Breeder Assistance Needed

by

Dr. Karen Tobias

University of Tennessee

 

Dr. Karen Tobias continues to work hard in her research to locate the gene

for liver shunt.  She has been consulting with a genetic specialist.

While Dr. Tobias has made significant progress, she is now at a point

that in order to advance with locating this gene, she needs be able to test 3

generations of  Yorkshire Terriers.  Dr. Tobias would like to locate breeders who have 3 generations

in their line of liver shunt or MVD and would be willing to help.  Dr. Tobias will provide free dentals, spays/neuters

for the breeders who participate in this program

 

We would need a family of Yorkies that has 5 (or better yet, 10) dogs
within 1 generation of each other that have shunts.  So, affected
grandparents, affected parents, affected siblings.  If the dogs are
separated by a generation (i.e. affected great grandparent but not
grandparent), then we would need DNA from the unaffected dog in the middle
(the grandparent).  I don't think this will be possible based on what we've
seen so far.

  We would need a 3 generation family of pedigreed Yorkies that has at
least 5 (or better yet, 10) dogs within 1 generation of each other that
have MVD but no shunt.  We'd start with bile acids to make sure they fit
into that study. We would need to confirm there is no shunt with
scintigraphy, and then confirm MVD with a liver biopsy.  We could do all of
the testing for free (and throw in spays/castrations/dentals as a bonus).
We would need to find a breeder within a couple of hours of UT so that it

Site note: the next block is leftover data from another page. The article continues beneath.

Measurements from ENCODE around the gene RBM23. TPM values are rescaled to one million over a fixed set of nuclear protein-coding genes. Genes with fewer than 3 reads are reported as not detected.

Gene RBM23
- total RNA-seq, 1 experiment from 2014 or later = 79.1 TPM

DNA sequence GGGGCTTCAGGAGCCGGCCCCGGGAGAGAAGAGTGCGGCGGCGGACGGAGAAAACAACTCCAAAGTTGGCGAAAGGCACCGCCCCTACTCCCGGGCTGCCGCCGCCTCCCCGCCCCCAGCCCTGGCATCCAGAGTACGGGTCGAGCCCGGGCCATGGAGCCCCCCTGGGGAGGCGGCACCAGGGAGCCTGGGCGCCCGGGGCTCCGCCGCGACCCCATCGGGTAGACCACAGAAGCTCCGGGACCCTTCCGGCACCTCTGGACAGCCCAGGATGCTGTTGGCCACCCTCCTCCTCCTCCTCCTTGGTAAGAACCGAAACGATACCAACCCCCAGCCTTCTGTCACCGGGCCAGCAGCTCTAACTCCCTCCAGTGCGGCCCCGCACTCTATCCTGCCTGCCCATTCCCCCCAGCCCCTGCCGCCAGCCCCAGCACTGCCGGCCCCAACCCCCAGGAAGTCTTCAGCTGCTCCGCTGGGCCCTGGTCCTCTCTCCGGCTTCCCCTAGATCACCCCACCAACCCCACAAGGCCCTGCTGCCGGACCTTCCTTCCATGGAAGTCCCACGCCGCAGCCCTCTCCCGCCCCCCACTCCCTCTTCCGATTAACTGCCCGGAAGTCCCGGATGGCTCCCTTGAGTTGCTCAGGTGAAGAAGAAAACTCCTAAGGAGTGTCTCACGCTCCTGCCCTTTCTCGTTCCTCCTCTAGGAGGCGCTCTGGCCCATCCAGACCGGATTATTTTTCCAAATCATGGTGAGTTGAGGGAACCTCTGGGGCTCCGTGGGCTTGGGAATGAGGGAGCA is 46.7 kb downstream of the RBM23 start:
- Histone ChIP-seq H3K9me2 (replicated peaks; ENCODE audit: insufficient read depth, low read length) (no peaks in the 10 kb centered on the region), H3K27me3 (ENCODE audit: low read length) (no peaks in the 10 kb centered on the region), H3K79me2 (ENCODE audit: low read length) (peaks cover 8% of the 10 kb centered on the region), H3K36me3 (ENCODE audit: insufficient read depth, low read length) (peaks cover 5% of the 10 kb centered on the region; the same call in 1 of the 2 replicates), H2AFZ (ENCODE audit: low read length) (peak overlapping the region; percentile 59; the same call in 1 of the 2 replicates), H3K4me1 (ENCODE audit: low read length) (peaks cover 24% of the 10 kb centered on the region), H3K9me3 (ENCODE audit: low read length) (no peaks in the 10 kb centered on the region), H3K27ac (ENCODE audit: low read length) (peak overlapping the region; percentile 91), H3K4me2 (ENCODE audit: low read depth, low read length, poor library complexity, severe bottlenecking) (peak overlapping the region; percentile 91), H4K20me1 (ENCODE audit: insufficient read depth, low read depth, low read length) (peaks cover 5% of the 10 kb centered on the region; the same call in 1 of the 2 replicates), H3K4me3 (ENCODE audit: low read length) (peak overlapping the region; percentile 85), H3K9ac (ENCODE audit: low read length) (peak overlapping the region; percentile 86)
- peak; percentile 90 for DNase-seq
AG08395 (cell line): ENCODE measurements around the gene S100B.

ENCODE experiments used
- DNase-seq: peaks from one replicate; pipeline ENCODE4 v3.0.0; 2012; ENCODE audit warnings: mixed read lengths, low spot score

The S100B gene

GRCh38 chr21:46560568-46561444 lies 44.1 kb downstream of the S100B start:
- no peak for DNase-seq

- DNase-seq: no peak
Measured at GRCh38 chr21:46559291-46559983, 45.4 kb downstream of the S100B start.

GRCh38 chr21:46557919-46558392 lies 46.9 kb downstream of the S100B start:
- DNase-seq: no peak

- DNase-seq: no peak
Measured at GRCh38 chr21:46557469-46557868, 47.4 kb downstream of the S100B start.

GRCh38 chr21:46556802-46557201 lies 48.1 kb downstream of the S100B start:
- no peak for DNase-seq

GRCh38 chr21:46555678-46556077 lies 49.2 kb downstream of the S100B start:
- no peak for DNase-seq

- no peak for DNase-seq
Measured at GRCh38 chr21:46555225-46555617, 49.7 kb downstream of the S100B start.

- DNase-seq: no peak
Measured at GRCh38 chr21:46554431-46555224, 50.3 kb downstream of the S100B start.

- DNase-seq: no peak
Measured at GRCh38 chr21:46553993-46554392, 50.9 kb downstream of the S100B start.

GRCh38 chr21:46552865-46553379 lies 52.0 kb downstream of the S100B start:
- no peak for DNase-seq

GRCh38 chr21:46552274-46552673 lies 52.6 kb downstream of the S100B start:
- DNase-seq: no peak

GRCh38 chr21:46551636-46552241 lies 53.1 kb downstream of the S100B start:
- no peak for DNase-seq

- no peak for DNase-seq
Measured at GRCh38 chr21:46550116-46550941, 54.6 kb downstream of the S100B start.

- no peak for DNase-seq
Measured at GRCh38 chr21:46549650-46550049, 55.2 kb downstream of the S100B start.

would convenient for the breeder (even to the point of transporting them
for the breeder), unless there is a breeder that knows they are producing
dogs with mildly increased bile acids and would be willing to drive a bunch
of animals down here.  The risk involved would be the anesthesia, but the
dogs would be undergoing anesthesia for the dental or neuter anyway and the
liver biopsy would not extend it by much.  We'd do a mini lap (2 inch
incision) for those dogs not being spayed so that they would have a quick
recovery.

Once we completed the analysis on the MVD dogs, we would then compare the
DNA of our shunt dogs and their healthy offspring, and see if there is a
link between MVD and shunts.  That would then be the start of the shunt
gene hunt.


Do you know of any breeders that might be willing to be involved?

 

Interested breeders who want to participate or would like additional information, please contact Sue Schwarten at schwart@utk.edu or you can call Sue at the University of Tennessee Small Animal Clinic at (865) 974-5505 between 8 am - 4 pm Monday through Friday.

 

 

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